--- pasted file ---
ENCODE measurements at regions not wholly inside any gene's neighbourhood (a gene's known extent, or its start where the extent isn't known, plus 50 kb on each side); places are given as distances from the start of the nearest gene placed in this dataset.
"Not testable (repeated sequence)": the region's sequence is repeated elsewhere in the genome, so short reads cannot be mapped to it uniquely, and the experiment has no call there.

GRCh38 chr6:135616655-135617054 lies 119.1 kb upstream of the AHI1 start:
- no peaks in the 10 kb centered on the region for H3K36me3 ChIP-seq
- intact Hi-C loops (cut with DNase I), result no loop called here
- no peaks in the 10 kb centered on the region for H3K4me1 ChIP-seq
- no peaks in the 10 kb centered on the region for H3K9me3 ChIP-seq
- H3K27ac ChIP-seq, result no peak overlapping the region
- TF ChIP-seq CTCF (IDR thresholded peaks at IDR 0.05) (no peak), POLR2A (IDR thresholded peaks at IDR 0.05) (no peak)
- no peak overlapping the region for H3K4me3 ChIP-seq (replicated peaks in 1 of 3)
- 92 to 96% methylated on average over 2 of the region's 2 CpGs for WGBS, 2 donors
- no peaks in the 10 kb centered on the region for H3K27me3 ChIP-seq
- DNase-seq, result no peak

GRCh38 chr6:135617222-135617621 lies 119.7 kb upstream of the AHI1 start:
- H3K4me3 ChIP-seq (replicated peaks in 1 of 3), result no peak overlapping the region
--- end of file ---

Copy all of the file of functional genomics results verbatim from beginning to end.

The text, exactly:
ENCODE measurements at regions not wholly inside any gene's neighbourhood (a gene's known extent, or its start where the extent isn't known, plus 50 kb on each side); places are given as distances from the start of the nearest gene placed in this dataset.
"Not testable (repeated sequence)": the region's sequence is repeated elsewhere in the genome, so short reads cannot be mapped to it uniquely, and the experiment has no call there.

GRCh38 chr6:135616655-135617054 lies 119.1 kb upstream of the AHI1 start:
- no peaks in the 10 kb centered on the region for H3K36me3 ChIP-seq
- intact Hi-C loops (cut with DNase I), result no loop called here
- no peaks in the 10 kb centered on the region for H3K4me1 ChIP-seq
- no peaks in the 10 kb centered on the region for H3K9me3 ChIP-seq
- H3K27ac ChIP-seq, result no peak overlapping the region
- TF ChIP-seq CTCF (IDR thresholded peaks at IDR 0.05) (no peak), POLR2A (IDR thresholded peaks at IDR 0.05) (no peak)
- no peak overlapping the region for H3K4me3 ChIP-seq (replicated peaks in 1 of 3)
- 92 to 96% methylated on average over 2 of the region's 2 CpGs for WGBS, 2 donors
- no peaks in the 10 kb centered on the region for H3K27me3 ChIP-seq
- DNase-seq, result no peak

GRCh38 chr6:135617222-135617621 lies 119.7 kb upstream of the AHI1 start:
- H3K4me3 ChIP-seq (replicated peaks in 1 of 3), result no peak overlapping the region